Stephen Hodges-Whittaker with the YAG 320

Sooke man keeps his word and takes his ship home

Former navy reservist buys and fixing up ship he served on

  • Aug. 11, 2016 4:00 p.m.

By Adam Marsh

For Stephen Hodges-Whittaker, it is impossible to be lost at sea. It is where he says he is most found.

Hodges-Whittaker, 62, sailed on the navy ship YAG 320 for the first time in 1970, and spent the next 32 years training recruits on board the ship.

He knew within moments of stepping aboard the 23-metre vessel he wanted to take the ship home with him.

More than 40 years later, he fulfilled his dream.

“I had just fallen in love with boats,” he recalls, sitting in the galley of YAG 320 sipping Hawaiian coffee. “I said, ‘I could live on this boat.”

In 2011, he bought the ship at a federal government surplus sale, and quickly made it his retirement project.

But repairing and renovating the vessel has been no easy feat, Hodges-Whittaker says.

“The navy’s wiring was old and standards and requirements have changed,” he says. “Because they used normal steel nails, we’re pulling up all the deck boards and either treating the steel, or replacing it with stainless.”

Hodges-Whittaker says the steel is treated by changing the rust into iron phosphate, which is done by putting phosphoric acid on the steel.

“We pour that stuff over the steel; it changes the rust, and seals the steel where it is.”

He says the phosphate incases the steel and essentially acts like a shield against spreading rust. But he doesn’t mind the hard, occasionally tedious work.

“It’s a feeling of that’s where I belong,” he says. “Every time I pull out a rusty nail or a broken screw, it feels to me like I’m pulling a splinter out of somebody’s finger.”

Hodges-Whittaker says it comes down to treating the boat how she deserves to be treated.

“The boat, to me, has a personality. It’s an entity.”

Cam Ward, who works at Rush Adventures in Cooper’s Cove, where the boat is anchored, says he sees Hodges-Whittaker put his zodiac in the water regularly and motor into the cove to work.

“From what I’ve heard, he’s trying to refurbish it back up. It’s a nice little conversation piece. It’s always fun to see those guys go back and forth in their little dinghy,” says Ward.

Hodges-Whittaker’s wife, Susanna Joy Hodges-Ransom, says she is looking forward to getting the construction of the boat done.

“It’s been a construction zone, but we’ve been able to still stay on it while they did the plumbing or took out the electrical.”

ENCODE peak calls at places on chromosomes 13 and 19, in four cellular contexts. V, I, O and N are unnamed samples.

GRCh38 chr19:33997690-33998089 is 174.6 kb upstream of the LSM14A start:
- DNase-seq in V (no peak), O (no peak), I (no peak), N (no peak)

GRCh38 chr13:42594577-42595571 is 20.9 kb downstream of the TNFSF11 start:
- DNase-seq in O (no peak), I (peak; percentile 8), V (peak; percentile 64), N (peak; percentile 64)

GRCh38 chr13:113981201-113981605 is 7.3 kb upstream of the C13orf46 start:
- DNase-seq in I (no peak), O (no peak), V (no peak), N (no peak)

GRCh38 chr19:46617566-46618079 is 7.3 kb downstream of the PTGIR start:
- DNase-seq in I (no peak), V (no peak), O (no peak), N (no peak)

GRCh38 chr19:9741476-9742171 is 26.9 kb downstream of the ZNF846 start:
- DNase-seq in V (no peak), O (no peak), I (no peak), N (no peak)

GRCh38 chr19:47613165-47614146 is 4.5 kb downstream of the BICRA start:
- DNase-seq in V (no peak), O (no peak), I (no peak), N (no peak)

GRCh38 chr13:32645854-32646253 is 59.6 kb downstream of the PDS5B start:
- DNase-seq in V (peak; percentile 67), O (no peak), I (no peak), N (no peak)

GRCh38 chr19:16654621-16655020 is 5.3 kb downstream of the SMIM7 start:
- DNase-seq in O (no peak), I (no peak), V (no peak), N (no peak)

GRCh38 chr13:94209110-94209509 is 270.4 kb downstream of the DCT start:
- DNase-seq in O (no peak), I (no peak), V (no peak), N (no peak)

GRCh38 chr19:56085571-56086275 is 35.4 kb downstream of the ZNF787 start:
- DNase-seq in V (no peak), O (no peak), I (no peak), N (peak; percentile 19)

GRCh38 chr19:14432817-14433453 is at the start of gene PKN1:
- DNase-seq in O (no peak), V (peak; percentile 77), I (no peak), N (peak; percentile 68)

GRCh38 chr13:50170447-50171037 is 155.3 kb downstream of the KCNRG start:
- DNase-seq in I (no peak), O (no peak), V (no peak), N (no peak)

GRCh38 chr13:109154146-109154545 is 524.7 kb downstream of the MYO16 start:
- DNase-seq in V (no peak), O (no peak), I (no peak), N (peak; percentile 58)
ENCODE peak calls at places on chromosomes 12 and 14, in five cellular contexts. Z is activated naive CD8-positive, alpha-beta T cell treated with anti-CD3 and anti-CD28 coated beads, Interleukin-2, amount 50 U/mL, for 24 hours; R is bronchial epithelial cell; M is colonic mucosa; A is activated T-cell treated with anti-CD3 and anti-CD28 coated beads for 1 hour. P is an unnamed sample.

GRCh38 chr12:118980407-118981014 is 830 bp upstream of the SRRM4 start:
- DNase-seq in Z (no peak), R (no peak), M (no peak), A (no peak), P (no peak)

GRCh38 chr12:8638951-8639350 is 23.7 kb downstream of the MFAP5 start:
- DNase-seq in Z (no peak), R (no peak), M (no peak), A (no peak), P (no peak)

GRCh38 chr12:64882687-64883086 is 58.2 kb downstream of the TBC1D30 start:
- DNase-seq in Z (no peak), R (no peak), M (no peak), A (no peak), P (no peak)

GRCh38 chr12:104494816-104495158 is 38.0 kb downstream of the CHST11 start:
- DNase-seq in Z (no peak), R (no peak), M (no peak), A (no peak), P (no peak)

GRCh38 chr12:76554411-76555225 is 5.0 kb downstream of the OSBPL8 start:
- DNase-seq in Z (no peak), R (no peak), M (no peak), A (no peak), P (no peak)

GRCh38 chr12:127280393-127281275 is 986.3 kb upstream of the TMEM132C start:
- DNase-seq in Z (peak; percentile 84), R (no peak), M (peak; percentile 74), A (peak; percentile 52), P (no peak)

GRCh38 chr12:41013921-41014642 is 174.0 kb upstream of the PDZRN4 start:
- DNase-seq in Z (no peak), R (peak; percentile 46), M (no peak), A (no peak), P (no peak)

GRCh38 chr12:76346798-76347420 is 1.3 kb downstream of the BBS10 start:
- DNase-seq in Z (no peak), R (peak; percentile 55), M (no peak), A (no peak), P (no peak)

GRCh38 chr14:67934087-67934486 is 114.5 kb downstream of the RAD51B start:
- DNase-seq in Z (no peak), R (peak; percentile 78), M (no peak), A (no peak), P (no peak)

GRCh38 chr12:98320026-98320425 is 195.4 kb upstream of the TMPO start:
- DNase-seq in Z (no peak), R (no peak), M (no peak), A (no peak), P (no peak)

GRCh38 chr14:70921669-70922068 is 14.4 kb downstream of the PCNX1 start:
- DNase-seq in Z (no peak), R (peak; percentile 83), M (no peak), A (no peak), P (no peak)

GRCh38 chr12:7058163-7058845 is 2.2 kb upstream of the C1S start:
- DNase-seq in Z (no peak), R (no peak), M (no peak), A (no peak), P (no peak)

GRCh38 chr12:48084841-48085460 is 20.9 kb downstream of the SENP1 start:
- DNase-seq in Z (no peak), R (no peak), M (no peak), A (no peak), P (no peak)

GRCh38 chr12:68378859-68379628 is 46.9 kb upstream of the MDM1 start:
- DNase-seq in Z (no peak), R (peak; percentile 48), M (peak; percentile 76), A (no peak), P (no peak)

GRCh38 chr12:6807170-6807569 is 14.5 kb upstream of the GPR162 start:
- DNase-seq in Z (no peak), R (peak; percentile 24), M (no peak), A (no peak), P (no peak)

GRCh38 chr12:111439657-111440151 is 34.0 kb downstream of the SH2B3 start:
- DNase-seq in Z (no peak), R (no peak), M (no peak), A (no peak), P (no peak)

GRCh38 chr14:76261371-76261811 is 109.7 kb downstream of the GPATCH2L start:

But Hodges-Ransom says things changed when the deck work began.

“Since it’s been having more and more construction, I’ve been staying on it less and less, because when I get there, instead of enjoying being on the boat, I’m now cleaning and organizing and helping.”

Hodges-Whittaker says it is not the kind of project with a definite end date. He links his experience on the water to that of an addiction.

“As soon as I got out to sea, I was sick as a dog, but it was like an addiction. I can’t stay away. There’s something about feeling the deck move, that’s a lot of it. Just feeling it move under my feet as I’m walking, I’m moving with it and it’s just the way I want to be.”

 

 

 

Just Posted

Sooke School trustee and VIHA both call for vaccine education in schools

A renewal of cultural memory is needed, says trustee

Greater Victoria teachers experienced more than 30 incidents of violence from students in one month

Shuttered behavioural programs, lack of resources creates challenges for local schools

Canadian alcohol policy gets failing grade from UVic researchers

Canadian provinces and territories collectively achieved less than half of their potential to reduce alcohol related harm

MISSING: 32-year-old Heather Limer last seen in Victoria

Limer was last seen in the 800-block of Johnson Street on Feb. 18

Sell regulated heroin to curb B.C.’s overdose problem: report

B.C. Centre on Substance Use points to organized crime and money-laundering as contributing factors

Galchenyuk scores in OT as Coyotes edge Canucks 3-2

Vancouver manages single point as NHL playoff chase continues

B.C. legislature moving suspended staff controversy to outside review

Whale watching, Seattle Mariners trips billed as emergency preparedness, Speaker Darryl Plecas says

More people signing up for compulsory vaccines

Maple Ridge mom says public tired of hearing about measles

Writing contest for teens

Students in grades 8 to 12 are invited to enter the Vancouver… Continue reading

UPDATE: Man charged in stabbing of woman, off-duty cop outside B.C. elementary school

Manoj George, 49, is facing two counts of aggravated assault and two counts of assault with a weapon after the incident on Wednesday, Feb. 20.

Federal fisheries minister calls for precautionary approach to fish farming

Government still reviewing Federal Court’s decision on PRV – Wilkinson

Why do zebras have stripes? Perhaps to dazzle away flies

Researchers from University of Bristol look into why zebras have stripes

Poll: More voters believe Canada doing worse under Trudeau government

22 per cent believed the country is doing better and 27 per cent said things are the same

Most Read